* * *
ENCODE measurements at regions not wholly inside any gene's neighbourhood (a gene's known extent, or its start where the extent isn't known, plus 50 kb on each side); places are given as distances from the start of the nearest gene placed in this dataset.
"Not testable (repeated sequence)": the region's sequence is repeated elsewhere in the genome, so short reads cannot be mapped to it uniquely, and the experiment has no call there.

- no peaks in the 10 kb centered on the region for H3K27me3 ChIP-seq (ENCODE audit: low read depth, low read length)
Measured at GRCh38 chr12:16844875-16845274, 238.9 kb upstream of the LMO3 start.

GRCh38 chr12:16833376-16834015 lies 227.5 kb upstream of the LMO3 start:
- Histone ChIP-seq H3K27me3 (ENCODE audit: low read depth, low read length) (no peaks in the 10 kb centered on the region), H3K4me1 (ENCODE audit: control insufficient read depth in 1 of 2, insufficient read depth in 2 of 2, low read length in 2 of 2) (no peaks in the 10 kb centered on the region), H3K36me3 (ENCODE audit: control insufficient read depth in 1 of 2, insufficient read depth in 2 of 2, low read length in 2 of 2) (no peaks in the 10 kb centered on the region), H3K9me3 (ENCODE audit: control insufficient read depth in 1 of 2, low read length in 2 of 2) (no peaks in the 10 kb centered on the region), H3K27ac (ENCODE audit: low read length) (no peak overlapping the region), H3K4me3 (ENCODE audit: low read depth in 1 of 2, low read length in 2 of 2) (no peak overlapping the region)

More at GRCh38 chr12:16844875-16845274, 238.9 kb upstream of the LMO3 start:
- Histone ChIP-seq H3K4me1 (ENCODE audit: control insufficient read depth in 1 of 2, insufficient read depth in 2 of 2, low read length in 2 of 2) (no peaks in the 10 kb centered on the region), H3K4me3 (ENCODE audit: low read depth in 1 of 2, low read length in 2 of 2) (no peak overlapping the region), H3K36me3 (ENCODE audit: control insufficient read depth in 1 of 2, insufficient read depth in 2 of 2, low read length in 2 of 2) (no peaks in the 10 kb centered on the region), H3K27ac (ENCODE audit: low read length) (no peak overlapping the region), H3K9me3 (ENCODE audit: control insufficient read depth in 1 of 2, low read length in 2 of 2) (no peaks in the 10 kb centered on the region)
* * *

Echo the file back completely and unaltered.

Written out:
ENCODE measurements at regions not wholly inside any gene's neighbourhood (a gene's known extent, or its start where the extent isn't known, plus 50 kb on each side); places are given as distances from the start of the nearest gene placed in this dataset.
"Not testable (repeated sequence)": the region's sequence is repeated elsewhere in the genome, so short reads cannot be mapped to it uniquely, and the experiment has no call there.

- no peaks in the 10 kb centered on the region for H3K27me3 ChIP-seq (ENCODE audit: low read depth, low read length)
Measured at GRCh38 chr12:16844875-16845274, 238.9 kb upstream of the LMO3 start.

GRCh38 chr12:16833376-16834015 lies 227.5 kb upstream of the LMO3 start:
- Histone ChIP-seq H3K27me3 (ENCODE audit: low read depth, low read length) (no peaks in the 10 kb centered on the region), H3K4me1 (ENCODE audit: control insufficient read depth in 1 of 2, insufficient read depth in 2 of 2, low read length in 2 of 2) (no peaks in the 10 kb centered on the region), H3K36me3 (ENCODE audit: control insufficient read depth in 1 of 2, insufficient read depth in 2 of 2, low read length in 2 of 2) (no peaks in the 10 kb centered on the region), H3K9me3 (ENCODE audit: control insufficient read depth in 1 of 2, low read length in 2 of 2) (no peaks in the 10 kb centered on the region), H3K27ac (ENCODE audit: low read length) (no peak overlapping the region), H3K4me3 (ENCODE audit: low read depth in 1 of 2, low read length in 2 of 2) (no peak overlapping the region)

More at GRCh38 chr12:16844875-16845274, 238.9 kb upstream of the LMO3 start:
- Histone ChIP-seq H3K4me1 (ENCODE audit: control insufficient read depth in 1 of 2, insufficient read depth in 2 of 2, low read length in 2 of 2) (no peaks in the 10 kb centered on the region), H3K4me3 (ENCODE audit: low read depth in 1 of 2, low read length in 2 of 2) (no peak overlapping the region), H3K36me3 (ENCODE audit: control insufficient read depth in 1 of 2, insufficient read depth in 2 of 2, low read length in 2 of 2) (no peaks in the 10 kb centered on the region), H3K27ac (ENCODE audit: low read length) (no peak overlapping the region), H3K9me3 (ENCODE audit: control insufficient read depth in 1 of 2, low read length in 2 of 2) (no peaks in the 10 kb centered on the region)